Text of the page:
Can you say rationing of health care?

This is from an interview on Meet the Press this morning.

Lawrence Summers: . . . . And the steps, whether it's on the programs, whether it's by taking care of--by addressing health care spending with the most ambitious program of health care cost-cutting in a very long time, whether it's collecting taxes that are owed but not paid, that focus on taking the debt burden off of our children is very much there.

MR. GREGORY: All right, well, you talk about transparency, and you just brought up the issue of, of a health care program. What the president is proposing is a universal health care program that won't increase the deficit, and yet the projections are that this is a program that would cost at least a trillion dollars. Where will the money come from to fund such an ambitious program without impacting the deficit?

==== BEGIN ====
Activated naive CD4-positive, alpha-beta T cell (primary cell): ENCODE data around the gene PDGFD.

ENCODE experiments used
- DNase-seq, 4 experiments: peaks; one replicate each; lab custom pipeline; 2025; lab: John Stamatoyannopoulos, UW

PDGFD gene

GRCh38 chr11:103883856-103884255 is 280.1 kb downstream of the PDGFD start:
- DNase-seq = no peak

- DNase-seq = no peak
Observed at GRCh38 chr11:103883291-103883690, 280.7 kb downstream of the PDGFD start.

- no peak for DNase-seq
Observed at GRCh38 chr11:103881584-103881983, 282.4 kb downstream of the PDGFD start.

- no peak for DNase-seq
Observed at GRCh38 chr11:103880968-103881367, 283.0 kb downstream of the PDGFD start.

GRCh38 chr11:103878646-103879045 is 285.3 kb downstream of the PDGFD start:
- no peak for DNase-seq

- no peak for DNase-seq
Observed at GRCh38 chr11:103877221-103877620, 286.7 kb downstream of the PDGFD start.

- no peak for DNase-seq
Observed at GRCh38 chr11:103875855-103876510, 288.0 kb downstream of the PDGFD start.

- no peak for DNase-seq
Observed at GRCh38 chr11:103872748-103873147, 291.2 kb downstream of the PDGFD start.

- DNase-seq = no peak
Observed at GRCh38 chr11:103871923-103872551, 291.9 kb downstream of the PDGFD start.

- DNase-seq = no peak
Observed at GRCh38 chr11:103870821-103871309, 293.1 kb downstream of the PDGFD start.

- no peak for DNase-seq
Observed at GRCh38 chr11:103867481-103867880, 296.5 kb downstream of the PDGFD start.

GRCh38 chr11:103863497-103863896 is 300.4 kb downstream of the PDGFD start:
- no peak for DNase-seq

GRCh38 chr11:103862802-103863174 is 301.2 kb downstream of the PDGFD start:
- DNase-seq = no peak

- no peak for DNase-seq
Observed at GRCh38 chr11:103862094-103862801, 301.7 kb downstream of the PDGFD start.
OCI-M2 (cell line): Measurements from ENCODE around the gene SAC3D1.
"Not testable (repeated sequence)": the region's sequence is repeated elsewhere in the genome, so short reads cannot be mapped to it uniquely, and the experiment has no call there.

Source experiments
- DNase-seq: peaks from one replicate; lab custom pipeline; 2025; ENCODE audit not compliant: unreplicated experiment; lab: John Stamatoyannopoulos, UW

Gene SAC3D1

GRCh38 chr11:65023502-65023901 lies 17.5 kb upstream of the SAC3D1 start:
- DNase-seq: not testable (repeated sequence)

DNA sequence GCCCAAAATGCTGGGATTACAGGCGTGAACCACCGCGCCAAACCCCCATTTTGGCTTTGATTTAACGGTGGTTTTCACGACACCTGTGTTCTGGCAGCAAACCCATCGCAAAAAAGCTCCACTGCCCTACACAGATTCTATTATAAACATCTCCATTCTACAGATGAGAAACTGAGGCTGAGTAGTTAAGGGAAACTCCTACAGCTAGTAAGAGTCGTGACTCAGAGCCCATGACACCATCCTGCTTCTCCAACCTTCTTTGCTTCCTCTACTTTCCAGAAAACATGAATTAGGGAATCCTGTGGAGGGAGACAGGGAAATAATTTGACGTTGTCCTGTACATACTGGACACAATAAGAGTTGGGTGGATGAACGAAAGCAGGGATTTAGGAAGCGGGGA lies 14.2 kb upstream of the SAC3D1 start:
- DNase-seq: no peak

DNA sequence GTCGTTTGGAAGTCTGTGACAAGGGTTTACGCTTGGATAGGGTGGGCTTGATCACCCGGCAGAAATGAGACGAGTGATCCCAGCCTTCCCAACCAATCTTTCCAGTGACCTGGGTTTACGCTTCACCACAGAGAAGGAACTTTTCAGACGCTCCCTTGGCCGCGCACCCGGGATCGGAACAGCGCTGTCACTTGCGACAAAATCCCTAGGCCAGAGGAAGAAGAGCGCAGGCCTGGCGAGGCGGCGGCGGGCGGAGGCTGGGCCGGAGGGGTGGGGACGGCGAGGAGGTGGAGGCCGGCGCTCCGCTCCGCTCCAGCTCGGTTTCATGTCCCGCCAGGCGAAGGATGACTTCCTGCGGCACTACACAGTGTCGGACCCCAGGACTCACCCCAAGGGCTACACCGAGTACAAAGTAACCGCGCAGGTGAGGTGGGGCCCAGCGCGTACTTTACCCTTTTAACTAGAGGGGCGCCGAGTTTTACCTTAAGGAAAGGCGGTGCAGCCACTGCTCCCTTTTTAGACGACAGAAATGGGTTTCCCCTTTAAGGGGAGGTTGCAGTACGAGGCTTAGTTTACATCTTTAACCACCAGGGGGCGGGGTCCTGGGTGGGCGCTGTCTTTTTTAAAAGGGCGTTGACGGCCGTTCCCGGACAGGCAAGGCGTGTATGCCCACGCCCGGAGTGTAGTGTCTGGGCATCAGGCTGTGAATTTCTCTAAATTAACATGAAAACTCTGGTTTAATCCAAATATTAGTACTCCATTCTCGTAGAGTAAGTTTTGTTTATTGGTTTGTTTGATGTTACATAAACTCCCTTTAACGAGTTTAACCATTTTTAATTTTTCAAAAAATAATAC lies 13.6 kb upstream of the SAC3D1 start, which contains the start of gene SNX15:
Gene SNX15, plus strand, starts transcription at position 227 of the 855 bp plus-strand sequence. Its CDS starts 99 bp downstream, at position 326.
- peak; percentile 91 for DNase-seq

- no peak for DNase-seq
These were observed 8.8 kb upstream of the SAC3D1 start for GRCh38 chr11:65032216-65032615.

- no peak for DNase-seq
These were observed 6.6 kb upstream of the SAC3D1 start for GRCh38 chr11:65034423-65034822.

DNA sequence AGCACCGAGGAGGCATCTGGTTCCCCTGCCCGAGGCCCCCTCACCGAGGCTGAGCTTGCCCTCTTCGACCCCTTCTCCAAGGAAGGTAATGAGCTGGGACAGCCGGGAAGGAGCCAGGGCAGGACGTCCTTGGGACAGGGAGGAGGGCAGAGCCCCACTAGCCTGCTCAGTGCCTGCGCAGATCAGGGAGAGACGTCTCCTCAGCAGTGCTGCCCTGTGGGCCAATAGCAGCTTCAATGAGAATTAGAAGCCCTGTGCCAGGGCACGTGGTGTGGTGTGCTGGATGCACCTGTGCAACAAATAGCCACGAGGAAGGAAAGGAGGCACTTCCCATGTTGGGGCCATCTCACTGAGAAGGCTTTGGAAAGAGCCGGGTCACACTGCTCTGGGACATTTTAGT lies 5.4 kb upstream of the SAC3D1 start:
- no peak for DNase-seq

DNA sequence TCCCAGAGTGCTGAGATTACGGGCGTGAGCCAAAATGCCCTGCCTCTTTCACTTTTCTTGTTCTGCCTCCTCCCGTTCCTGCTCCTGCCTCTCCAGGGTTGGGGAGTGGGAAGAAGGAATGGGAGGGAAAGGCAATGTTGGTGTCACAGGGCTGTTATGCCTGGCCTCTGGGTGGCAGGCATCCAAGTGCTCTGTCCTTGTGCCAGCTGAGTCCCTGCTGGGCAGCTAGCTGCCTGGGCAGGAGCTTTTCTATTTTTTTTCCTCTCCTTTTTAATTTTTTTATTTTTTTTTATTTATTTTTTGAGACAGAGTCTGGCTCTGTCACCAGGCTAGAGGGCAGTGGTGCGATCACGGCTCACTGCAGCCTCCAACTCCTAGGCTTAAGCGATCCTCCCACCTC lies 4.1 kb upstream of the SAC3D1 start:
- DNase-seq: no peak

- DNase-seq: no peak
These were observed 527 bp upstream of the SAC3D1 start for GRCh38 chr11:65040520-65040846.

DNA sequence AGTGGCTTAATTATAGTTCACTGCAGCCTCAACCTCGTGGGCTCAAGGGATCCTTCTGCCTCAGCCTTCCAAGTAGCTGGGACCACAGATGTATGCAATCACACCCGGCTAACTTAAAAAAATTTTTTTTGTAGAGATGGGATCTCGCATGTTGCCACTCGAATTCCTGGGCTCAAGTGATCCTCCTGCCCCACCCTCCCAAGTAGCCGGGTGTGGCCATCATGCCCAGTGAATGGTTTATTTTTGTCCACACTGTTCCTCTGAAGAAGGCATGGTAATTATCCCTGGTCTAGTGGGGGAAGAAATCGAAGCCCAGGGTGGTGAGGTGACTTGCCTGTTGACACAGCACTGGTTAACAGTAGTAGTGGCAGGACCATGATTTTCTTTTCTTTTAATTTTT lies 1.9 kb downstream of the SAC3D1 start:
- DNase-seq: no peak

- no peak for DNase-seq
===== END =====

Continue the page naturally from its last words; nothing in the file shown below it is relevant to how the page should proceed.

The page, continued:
Lawrence Summers: . . . . But the really important issue for the long run, David, is changing the way in which we deliver health care in this country. You know, there have been a whole set of studies done, they look at health care, the frequency of different procedures, whether it's tonsillectomies or hysterectomies in different parts of the country, and what you see is that in some parts of the country procedures are done three times as frequently and there's no benefit in terms of the health of the population. And by doing the right kind of cost-effectiveness, by making the right kinds of investments and protection, some experts that we--estimate that we could take as much as $700 billion a year out of our health care system. Now, we wouldn't have to do anything like that, we wouldn't have to do a third of that in order to pay for a very aggressive program of increased coverage. And so really the president and OMB director Orszag have identified a number of items that they call the game changers: prevention, cost-effectiveness, research, doing a better job on, on reimbursements. . . . .

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